In parallel with investigations in human cardiac tissue and animal models, we have a strong focus on patient-based research comprising mechanistic in vivo and in vitro studies, prospective investigations in cohorts of patients and, more recently, clinical trials. In this respect, our research has been directed to the identification of biomarkers and therapeutic targets for the prediction and prevention of atrial fibrillation and other in-hospital complications in patients undergoing cardiac surgery and to studies of the role of NO released by the neuronal isoform of NO synthase in the regulation of vascular tone and arterial blood pressure in humans in vivo. Mechanistic patient-based investigations and a large outcome trial currently recruiting at the Department of Cardiothoracic Surgery of the Fuwai Hospital in Beijing involve collaboration with Prof Zhengming Chen and Prof Rory Collins in the Clinical Trial Service Unit of the University of Oxford. This work is funded by a British Heart Foundation Programme Grant and Chair to Prof Casadei.

Our group members are:

Dr Svetlana Reilly (MD, DPhil (Oxon), University Research Lecturer, BHF intermediate fellow) svetlana.reilly@cardiov.ox.ac.uk

Dr Ricardo Carnicer (DPhil, University Research Lecturer, BHF intermediate fellow) ricardo.carnicer@cardiov.ox.ac.uk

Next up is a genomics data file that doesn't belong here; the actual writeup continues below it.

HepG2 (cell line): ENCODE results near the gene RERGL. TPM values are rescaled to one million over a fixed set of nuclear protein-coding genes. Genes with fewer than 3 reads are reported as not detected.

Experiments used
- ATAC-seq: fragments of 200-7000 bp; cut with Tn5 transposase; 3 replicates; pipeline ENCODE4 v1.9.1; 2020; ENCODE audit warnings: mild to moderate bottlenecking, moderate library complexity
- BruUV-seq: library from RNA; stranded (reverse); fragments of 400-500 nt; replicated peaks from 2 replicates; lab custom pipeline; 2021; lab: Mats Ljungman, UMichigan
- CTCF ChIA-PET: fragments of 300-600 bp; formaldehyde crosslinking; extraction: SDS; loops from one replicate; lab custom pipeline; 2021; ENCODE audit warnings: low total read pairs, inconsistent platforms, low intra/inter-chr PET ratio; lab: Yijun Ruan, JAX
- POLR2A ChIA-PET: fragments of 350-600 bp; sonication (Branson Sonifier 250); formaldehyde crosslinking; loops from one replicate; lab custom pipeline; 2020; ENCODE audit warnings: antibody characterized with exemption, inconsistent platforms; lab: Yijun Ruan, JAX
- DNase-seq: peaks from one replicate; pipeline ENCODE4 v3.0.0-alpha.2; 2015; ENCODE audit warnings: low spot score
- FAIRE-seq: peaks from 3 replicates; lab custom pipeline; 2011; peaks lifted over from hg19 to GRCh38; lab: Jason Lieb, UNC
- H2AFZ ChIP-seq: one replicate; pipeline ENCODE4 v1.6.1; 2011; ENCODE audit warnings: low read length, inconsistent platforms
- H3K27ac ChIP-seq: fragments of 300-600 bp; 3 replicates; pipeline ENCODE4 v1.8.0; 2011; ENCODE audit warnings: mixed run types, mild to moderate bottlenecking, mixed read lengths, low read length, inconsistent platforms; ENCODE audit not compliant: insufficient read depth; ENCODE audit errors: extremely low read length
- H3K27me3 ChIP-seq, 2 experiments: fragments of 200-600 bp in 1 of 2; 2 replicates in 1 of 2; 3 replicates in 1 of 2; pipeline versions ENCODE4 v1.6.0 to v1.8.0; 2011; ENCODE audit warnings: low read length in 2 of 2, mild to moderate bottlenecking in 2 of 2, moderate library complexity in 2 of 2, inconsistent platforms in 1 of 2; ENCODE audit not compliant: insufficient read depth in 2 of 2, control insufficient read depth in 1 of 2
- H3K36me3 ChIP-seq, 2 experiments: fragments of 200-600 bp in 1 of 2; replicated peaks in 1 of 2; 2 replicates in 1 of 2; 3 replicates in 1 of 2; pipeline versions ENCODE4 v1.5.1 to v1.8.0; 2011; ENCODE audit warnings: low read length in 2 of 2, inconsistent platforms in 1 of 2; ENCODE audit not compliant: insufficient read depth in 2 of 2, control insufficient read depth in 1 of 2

Dr Jillian Simon (postdoctoral researcher) jillian.simon@cardiov.ox.ac.uk

Dr Xing Liu (postdoctoral researcher) xing.liu@cardiov.ox.ac.uk

Dr Alice Recalde (postdoctoral researcher) alice.recalde@cardiov.ox.ac.uk

Dr Hannah Boycott (postdoctoral researcher) hannah.boycott@cardiov.ox.ac.uk

Dr Klemen Ziberna (MD, RDM PhD student) klemen.ziberna@cardiov.ox.ac.uk

Dr Rohan S. Wijesurendra (MBBChir MA, Clinical lecturer) rohan.wijesurendra@trinity.ox.ac.uk

Alexandra Mighiu (RDM PhD student) alexandra.mighiu@cardiov.ox.ac.uk

Maria Cristina Carena (Marie Curie early stage researcher) maria.carena@cardiov.ox.ac.uk

Matilde Stefanini (BHF PhD student) matilde.stefanini@cardiov.ox.ac.uk

Simona Mafrici (MD, DPhil student) simona.mafrici@cardiov.ox.ac.uk

Ritu Arya (Research Assistant) ritu.arya@cardiov.ox.ac.uk

Mary Norris (BSc, Clinical research nurse) mary.norris@cardiov.ox.ac.uk

Name Department Institution Country
Prof Keith Channon FMedSci FRCP Cardiovascular Medicine Oxford University, John Radcliffe Hospital United Kingdom
Prof Ulrich Schotten Physiology University of Maastricht Netherlands
Dr Sander Verheule Physiology University of Maastricht Netherlands
Prof David A Kass The Johns Hopkins University Medical Institutions United States